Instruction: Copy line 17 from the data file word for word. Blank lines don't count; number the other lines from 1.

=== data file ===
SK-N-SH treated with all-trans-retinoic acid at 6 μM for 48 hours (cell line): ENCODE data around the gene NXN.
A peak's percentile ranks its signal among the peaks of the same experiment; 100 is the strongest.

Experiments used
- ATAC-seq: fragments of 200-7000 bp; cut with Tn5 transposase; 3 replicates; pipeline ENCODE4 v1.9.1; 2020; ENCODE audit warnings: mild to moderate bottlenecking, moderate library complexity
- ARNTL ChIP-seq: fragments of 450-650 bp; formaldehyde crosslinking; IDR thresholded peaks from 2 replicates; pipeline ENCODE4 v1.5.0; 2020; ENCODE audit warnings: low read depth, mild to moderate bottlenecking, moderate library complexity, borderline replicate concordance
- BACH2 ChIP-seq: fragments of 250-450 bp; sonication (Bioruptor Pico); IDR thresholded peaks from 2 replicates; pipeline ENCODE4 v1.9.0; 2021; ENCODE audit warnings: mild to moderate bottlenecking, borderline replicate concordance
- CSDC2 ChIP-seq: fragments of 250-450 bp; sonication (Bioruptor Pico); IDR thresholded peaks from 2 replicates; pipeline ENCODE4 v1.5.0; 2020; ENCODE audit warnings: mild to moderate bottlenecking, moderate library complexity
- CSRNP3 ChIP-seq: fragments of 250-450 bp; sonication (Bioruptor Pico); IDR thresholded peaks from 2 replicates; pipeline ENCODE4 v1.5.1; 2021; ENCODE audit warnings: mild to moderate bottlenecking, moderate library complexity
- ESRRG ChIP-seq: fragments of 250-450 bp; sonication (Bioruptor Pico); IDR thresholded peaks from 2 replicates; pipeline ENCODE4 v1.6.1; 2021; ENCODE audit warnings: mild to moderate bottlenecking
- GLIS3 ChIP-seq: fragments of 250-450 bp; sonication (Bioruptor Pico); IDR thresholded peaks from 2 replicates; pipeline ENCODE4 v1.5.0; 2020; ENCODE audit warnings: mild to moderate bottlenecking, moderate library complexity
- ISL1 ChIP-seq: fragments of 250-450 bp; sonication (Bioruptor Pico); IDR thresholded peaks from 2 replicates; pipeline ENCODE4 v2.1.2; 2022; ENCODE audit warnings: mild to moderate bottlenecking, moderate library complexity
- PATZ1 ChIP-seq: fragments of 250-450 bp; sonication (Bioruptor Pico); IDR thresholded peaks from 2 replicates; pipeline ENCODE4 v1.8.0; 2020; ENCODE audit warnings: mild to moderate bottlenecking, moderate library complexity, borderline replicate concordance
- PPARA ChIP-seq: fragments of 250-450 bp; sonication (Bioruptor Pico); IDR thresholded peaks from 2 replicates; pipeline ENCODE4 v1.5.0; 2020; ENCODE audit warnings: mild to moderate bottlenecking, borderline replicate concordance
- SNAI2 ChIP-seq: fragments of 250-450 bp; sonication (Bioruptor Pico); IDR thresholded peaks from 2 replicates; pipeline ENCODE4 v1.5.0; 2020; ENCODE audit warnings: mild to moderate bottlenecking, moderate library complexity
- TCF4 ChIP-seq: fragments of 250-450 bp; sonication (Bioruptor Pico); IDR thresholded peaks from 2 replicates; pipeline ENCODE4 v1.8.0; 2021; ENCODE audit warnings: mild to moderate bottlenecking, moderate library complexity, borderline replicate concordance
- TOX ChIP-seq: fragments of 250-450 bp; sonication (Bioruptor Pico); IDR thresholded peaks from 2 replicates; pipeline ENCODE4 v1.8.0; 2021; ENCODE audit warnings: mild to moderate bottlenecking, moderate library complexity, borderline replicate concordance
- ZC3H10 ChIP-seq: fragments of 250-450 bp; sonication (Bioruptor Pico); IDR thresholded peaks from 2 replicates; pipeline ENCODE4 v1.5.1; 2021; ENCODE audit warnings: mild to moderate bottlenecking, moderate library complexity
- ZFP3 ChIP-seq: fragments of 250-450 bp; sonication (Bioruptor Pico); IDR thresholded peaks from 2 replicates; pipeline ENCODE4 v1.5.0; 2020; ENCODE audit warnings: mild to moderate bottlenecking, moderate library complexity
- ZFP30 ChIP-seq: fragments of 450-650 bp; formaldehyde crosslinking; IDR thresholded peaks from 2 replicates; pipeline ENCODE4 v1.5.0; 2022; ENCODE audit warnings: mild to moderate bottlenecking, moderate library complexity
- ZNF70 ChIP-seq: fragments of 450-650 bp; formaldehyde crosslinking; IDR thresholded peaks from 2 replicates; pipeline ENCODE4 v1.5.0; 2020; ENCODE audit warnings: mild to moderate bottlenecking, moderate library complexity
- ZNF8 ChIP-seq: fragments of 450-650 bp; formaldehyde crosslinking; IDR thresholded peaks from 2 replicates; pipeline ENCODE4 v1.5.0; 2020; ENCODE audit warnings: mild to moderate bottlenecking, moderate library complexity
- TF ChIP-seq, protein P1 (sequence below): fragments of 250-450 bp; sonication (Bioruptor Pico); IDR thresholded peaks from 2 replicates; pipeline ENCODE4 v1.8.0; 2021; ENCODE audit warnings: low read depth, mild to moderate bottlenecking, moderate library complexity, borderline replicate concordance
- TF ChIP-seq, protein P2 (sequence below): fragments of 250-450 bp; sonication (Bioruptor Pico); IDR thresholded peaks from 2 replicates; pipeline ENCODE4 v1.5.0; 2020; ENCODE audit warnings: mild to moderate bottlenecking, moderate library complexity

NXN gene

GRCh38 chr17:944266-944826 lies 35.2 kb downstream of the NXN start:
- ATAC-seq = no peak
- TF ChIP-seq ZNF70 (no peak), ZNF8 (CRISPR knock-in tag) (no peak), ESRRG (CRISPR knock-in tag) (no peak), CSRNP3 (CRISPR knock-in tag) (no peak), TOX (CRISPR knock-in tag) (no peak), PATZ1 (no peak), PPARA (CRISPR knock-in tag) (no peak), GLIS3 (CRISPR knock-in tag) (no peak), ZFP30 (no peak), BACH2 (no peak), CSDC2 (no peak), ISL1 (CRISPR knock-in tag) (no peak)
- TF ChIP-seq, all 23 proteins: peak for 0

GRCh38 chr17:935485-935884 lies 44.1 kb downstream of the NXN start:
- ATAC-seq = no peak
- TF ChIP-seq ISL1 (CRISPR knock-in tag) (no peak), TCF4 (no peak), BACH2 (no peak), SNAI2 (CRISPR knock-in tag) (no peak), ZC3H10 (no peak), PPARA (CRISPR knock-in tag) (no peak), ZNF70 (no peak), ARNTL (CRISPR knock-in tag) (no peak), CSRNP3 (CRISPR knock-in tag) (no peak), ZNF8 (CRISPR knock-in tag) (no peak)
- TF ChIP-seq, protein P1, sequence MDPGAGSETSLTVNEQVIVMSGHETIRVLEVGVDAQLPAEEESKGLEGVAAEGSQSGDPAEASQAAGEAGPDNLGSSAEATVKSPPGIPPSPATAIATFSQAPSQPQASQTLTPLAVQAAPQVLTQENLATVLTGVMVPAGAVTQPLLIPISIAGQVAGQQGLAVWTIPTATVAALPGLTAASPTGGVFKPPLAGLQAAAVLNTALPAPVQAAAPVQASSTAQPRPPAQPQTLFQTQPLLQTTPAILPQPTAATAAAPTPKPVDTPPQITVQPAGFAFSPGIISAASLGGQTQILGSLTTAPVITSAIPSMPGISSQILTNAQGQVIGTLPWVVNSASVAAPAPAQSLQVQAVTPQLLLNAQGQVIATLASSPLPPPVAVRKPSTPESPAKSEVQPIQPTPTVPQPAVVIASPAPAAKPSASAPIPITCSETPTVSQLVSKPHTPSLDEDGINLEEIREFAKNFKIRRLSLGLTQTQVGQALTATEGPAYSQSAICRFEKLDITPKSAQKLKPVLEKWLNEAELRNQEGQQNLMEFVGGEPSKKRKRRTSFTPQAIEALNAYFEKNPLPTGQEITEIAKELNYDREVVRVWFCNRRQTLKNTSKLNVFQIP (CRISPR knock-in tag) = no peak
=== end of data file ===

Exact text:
- ZC3H10 ChIP-seq: fragments of 250-450 bp; sonication (Bioruptor Pico); IDR thresholded peaks from 2 replicates; pipeline ENCODE4 v1.5.1; 2021; ENCODE audit warnings: mild to moderate bottlenecking, moderate library complexity